Diagnostic miscues in congenital long-QT syndrome

Nathaniel W. Taggart, Carla M. Haglund, David J. Tester, Michael John Ackerman

Research output: Contribution to journalArticle

157 Citations (Scopus)

Abstract

BACKGROUND - Long-QT syndrome (LQTS) is a potentially lethal cardiac channelopathy that can be mistaken for palpitations, neurocardiogenic syncope, and epilepsy. Because of increased physician and public awareness of warning signs suggestive of LQTS, there is the potential for LQTS to be overdiagnosed. We sought to determine the agreement between the dismissal diagnosis from an LQTS subspecialty clinic and the original referral diagnosis. METHODS AND RESULTS - Data from the medical record were compared with data from the outside evaluation for 176 consecutive patients (121 females, median age 16 years, average referral corrected QT interval [QTc] of 481 ms) referred with a diagnosis of LQTS. After evaluation at Mayo Clinic's LQTS Clinic, patients were categorized as having definite LQTS (D-LQTS), possible LQTS (P-LQTS), or no LQTS (No-LQTS). Seventy-three patients (41%) were categorized as No-LQTS, 56 (32%) as P-LQTS, and only 47 (27%) as D-LQTS. The yield of genetic testing among D-LQTS patients was 78% compared with 34% for P-LQTS and 0% among No-LQTS patients (P<0.0001). The average QTc was greater in either D-LQTS or P-LQTS than in No-LQTS (461 versus 424 ms, P<0.0001). Vasovagal syncope was more common among the No-LQTS subset (28%) than the P-LQTS/D-LQTS group (8%; P=0.04). Determinants for discordance (ie, positive outside diagnosis versus No-LQTS) included overestimation of QTc, diagnosing LQTS on the basis of "borderline" QTc values, and interpretation of a vasovagal fainting episode as an LQTS-precipitated cardiac event. CONCLUSIONS - Diagnostic concordance was present for less than one third of the patients who sought a second opinion. Two of every 5 patients referred with the diagnosis of LQTS departed without such a diagnosis. Miscalculation of the QTc, misinterpretation of the normal distribution of QTc values, and misinterpretation of symptoms appear to be responsible for most of the diagnostic miscues.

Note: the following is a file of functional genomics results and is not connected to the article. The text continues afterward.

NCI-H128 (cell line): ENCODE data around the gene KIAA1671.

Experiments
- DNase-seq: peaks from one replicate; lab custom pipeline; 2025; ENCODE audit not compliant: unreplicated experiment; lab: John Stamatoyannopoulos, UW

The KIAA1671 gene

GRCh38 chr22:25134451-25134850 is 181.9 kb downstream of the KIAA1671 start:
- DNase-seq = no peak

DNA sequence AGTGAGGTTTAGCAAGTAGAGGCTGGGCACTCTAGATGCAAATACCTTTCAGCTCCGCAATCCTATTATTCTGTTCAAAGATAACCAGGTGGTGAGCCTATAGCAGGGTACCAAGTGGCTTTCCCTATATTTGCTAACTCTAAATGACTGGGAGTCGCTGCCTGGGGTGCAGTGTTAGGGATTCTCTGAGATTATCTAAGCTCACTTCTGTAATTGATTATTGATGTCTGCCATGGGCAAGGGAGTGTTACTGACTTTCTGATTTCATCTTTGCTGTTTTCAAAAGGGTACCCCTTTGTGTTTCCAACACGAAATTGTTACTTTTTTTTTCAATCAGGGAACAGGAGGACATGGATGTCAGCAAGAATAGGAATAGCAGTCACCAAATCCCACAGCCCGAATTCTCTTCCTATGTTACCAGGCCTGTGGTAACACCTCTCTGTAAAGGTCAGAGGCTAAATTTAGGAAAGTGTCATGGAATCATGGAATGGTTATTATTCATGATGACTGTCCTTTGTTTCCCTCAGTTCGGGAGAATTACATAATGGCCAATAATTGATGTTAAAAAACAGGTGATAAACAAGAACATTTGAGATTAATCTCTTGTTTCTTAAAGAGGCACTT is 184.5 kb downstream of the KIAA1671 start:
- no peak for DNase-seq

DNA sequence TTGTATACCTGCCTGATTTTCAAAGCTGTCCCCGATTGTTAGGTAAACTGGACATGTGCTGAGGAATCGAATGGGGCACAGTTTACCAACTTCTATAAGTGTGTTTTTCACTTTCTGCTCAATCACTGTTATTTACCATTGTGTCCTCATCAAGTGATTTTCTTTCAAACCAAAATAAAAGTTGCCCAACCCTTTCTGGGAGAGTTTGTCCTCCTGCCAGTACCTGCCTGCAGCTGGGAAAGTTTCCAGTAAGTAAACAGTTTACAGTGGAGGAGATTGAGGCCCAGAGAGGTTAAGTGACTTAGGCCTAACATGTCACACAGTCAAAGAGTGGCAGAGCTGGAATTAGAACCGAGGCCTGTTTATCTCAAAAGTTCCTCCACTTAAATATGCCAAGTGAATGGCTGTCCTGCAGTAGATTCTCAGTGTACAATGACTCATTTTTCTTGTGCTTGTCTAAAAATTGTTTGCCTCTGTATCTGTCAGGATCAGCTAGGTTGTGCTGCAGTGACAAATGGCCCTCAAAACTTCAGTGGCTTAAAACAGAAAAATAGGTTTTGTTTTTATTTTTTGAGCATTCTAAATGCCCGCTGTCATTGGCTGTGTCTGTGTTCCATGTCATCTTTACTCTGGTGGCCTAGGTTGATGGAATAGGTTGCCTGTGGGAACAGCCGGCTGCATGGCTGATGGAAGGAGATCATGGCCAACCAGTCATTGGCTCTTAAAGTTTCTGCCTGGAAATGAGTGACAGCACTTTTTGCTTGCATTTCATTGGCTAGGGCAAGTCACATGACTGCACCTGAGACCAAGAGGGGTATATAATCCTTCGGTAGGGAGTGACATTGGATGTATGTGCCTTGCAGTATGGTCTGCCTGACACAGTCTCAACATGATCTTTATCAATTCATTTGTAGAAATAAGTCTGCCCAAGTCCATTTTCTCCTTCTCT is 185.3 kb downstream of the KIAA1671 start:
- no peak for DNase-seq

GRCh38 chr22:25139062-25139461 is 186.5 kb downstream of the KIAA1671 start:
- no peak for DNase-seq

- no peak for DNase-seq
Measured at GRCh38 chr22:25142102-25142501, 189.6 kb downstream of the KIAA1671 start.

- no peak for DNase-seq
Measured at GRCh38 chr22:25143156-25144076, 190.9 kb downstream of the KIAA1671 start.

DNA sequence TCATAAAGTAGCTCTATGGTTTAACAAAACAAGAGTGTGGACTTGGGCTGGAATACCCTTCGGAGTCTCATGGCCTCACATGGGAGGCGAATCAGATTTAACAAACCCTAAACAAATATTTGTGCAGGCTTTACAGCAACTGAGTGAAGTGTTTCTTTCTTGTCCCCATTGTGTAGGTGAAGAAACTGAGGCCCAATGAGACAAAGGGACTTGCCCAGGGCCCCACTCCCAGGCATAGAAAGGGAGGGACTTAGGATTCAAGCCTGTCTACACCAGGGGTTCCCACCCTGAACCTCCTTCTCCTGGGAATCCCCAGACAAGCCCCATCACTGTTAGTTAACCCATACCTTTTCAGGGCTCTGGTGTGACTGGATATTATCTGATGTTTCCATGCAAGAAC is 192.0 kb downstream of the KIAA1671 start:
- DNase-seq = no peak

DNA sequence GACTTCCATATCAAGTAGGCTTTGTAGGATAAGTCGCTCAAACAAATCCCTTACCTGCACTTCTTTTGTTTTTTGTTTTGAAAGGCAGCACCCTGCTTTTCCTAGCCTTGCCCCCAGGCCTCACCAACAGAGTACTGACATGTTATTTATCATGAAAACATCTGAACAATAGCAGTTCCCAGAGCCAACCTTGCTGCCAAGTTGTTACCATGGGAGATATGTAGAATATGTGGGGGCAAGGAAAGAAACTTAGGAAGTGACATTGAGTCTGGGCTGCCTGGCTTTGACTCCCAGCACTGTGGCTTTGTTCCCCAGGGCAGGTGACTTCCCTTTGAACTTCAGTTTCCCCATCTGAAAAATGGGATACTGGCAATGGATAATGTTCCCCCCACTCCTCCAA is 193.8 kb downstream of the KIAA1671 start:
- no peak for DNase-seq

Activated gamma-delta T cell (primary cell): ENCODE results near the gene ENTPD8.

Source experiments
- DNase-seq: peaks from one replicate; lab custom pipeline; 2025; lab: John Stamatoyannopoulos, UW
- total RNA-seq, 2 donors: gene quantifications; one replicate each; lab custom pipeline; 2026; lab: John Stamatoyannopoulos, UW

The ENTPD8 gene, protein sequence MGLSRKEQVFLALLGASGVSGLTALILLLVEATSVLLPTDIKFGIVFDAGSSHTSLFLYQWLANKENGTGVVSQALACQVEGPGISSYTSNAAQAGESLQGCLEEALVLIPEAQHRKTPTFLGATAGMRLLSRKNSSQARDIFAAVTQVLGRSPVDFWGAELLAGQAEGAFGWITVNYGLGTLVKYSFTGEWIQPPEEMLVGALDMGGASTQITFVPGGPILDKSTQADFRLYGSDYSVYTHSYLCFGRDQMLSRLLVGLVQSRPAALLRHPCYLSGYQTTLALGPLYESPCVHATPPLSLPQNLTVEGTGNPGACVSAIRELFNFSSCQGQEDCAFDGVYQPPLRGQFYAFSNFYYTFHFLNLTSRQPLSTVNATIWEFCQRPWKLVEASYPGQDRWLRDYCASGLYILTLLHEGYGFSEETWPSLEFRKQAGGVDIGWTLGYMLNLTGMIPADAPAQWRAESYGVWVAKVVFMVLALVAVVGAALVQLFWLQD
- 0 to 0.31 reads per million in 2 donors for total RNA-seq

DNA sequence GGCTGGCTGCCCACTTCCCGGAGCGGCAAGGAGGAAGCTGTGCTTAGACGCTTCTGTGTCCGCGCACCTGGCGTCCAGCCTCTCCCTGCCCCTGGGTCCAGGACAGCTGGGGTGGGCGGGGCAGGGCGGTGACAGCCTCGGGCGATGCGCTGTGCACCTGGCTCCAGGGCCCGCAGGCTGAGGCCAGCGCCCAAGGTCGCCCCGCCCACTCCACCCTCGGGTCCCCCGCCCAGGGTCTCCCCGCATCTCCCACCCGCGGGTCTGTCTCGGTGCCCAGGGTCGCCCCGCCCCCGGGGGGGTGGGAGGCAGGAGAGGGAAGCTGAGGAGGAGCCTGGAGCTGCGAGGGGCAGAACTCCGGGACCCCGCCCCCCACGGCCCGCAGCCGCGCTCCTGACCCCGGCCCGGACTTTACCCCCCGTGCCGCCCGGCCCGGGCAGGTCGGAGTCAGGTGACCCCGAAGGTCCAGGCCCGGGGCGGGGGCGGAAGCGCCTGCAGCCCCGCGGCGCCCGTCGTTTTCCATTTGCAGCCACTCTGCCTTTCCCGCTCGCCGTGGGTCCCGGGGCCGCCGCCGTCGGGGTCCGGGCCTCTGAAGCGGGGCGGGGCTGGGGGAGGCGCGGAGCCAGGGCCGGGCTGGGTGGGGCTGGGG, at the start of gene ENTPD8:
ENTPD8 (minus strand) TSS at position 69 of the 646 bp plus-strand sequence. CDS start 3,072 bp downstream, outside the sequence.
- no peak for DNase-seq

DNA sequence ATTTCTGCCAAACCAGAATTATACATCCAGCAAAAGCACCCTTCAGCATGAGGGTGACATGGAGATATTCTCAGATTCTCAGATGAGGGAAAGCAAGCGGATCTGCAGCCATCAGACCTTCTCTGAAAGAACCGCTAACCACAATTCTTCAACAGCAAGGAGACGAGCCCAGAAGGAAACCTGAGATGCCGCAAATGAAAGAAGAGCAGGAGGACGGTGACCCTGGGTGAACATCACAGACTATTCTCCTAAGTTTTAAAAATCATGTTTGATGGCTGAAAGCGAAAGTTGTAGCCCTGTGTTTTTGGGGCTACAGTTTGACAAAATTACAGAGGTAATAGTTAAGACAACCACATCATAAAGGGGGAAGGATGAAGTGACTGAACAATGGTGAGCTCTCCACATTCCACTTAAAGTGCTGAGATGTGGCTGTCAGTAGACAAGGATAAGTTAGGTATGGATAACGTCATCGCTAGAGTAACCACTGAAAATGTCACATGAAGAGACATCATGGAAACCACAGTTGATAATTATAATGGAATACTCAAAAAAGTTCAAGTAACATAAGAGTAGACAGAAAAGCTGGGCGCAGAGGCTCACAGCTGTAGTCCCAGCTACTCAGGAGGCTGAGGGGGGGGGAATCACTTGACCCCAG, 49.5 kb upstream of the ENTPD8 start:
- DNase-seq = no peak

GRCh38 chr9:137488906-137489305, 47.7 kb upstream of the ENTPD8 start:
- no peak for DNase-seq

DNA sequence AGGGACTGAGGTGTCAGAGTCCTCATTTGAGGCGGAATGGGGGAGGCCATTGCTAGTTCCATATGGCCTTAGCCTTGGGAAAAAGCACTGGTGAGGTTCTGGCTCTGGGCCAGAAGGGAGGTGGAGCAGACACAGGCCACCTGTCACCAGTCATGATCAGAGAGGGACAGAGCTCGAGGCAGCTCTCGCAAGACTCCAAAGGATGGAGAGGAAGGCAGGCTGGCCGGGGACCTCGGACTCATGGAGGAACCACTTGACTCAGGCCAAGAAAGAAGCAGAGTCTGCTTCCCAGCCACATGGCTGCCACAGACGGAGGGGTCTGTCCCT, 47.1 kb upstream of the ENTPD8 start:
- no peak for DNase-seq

Original languageEnglish (US)
Pages (from-to)2613-2620
Number of pages8
JournalCirculation
Volume115
Issue number20
DOIs
StatePublished - May 2007

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Long QT Syndrome
Vasovagal Syncope
Referral and Consultation
Channelopathies
Normal Distribution
Syncope
Genetic Testing
Medical Records
Epilepsy

Keywords

  • Electrocardiography
  • Genetic screening
  • Ion channels
  • Long-QT syndrome
  • Syncope

ASJC Scopus subject areas

  • Physiology
  • Cardiology and Cardiovascular Medicine

Cite this

Diagnostic miscues in congenital long-QT syndrome. / Taggart, Nathaniel W.; Haglund, Carla M.; Tester, David J.; Ackerman, Michael John.

In: Circulation, Vol. 115, No. 20, 05.2007, p. 2613-2620.

Research output: Contribution to journalArticle

Taggart, Nathaniel W. ; Haglund, Carla M. ; Tester, David J. ; Ackerman, Michael John. / Diagnostic miscues in congenital long-QT syndrome. In: Circulation. 2007 ; Vol. 115, No. 20. pp. 2613-2620.